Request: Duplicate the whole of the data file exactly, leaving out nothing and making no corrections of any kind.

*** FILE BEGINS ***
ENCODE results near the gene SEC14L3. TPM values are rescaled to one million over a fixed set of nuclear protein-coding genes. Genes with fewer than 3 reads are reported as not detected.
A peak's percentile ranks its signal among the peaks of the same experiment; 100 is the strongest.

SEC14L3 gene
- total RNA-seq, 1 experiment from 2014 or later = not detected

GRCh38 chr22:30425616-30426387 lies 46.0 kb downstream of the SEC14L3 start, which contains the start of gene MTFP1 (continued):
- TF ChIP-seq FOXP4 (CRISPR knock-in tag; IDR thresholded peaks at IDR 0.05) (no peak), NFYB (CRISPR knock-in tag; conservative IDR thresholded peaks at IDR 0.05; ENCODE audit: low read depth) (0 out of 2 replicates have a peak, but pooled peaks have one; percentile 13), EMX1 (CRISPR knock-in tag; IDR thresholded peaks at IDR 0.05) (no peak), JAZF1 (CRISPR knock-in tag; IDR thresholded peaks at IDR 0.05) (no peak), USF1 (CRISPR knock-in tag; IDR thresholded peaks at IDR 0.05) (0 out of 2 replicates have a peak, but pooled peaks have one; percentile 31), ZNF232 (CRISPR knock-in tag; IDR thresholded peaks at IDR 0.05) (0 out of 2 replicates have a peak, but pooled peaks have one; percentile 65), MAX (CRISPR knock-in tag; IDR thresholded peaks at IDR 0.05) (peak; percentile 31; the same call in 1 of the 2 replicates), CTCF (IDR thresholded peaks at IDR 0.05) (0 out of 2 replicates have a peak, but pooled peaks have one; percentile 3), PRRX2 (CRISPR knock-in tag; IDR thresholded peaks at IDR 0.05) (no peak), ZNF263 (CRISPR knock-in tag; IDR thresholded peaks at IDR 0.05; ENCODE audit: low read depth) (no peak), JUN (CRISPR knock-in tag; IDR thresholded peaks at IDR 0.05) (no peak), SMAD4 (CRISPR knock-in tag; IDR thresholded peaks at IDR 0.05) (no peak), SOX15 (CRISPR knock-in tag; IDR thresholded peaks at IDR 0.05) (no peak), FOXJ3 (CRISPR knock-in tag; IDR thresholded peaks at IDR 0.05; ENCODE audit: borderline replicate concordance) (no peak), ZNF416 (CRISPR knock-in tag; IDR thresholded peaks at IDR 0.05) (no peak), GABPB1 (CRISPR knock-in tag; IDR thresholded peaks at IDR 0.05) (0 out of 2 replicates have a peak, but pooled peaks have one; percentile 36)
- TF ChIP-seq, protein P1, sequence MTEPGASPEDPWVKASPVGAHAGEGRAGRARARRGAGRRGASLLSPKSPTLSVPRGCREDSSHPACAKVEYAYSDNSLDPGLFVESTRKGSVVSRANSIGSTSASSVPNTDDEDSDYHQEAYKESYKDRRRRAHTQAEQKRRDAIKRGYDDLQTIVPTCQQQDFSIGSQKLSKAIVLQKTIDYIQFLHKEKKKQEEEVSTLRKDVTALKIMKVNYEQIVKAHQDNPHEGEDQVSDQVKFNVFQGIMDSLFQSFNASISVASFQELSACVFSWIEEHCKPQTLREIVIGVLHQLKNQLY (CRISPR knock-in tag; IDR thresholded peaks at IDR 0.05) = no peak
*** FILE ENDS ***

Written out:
ENCODE results near the gene SEC14L3. TPM values are rescaled to one million over a fixed set of nuclear protein-coding genes. Genes with fewer than 3 reads are reported as not detected.
A peak's percentile ranks its signal among the peaks of the same experiment; 100 is the strongest.

SEC14L3 gene
- total RNA-seq, 1 experiment from 2014 or later = not detected

GRCh38 chr22:30425616-30426387 lies 46.0 kb downstream of the SEC14L3 start, which contains the start of gene MTFP1 (continued):
- TF ChIP-seq FOXP4 (CRISPR knock-in tag; IDR thresholded peaks at IDR 0.05) (no peak), NFYB (CRISPR knock-in tag; conservative IDR thresholded peaks at IDR 0.05; ENCODE audit: low read depth) (0 out of 2 replicates have a peak, but pooled peaks have one; percentile 13), EMX1 (CRISPR knock-in tag; IDR thresholded peaks at IDR 0.05) (no peak), JAZF1 (CRISPR knock-in tag; IDR thresholded peaks at IDR 0.05) (no peak), USF1 (CRISPR knock-in tag; IDR thresholded peaks at IDR 0.05) (0 out of 2 replicates have a peak, but pooled peaks have one; percentile 31), ZNF232 (CRISPR knock-in tag; IDR thresholded peaks at IDR 0.05) (0 out of 2 replicates have a peak, but pooled peaks have one; percentile 65), MAX (CRISPR knock-in tag; IDR thresholded peaks at IDR 0.05) (peak; percentile 31; the same call in 1 of the 2 replicates), CTCF (IDR thresholded peaks at IDR 0.05) (0 out of 2 replicates have a peak, but pooled peaks have one; percentile 3), PRRX2 (CRISPR knock-in tag; IDR thresholded peaks at IDR 0.05) (no peak), ZNF263 (CRISPR knock-in tag; IDR thresholded peaks at IDR 0.05; ENCODE audit: low read depth) (no peak), JUN (CRISPR knock-in tag; IDR thresholded peaks at IDR 0.05) (no peak), SMAD4 (CRISPR knock-in tag; IDR thresholded peaks at IDR 0.05) (no peak), SOX15 (CRISPR knock-in tag; IDR thresholded peaks at IDR 0.05) (no peak), FOXJ3 (CRISPR knock-in tag; IDR thresholded peaks at IDR 0.05; ENCODE audit: borderline replicate concordance) (no peak), ZNF416 (CRISPR knock-in tag; IDR thresholded peaks at IDR 0.05) (no peak), GABPB1 (CRISPR knock-in tag; IDR thresholded peaks at IDR 0.05) (0 out of 2 replicates have a peak, but pooled peaks have one; percentile 36)
- TF ChIP-seq, protein P1, sequence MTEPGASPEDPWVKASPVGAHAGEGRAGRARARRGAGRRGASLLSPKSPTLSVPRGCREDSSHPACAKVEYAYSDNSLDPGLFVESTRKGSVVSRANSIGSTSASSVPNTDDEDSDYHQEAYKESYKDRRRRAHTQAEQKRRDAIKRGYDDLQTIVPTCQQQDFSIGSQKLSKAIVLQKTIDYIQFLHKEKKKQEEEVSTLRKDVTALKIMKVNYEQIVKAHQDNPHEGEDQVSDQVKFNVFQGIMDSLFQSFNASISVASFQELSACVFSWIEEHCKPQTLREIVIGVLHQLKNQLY (CRISPR knock-in tag; IDR thresholded peaks at IDR 0.05) = no peak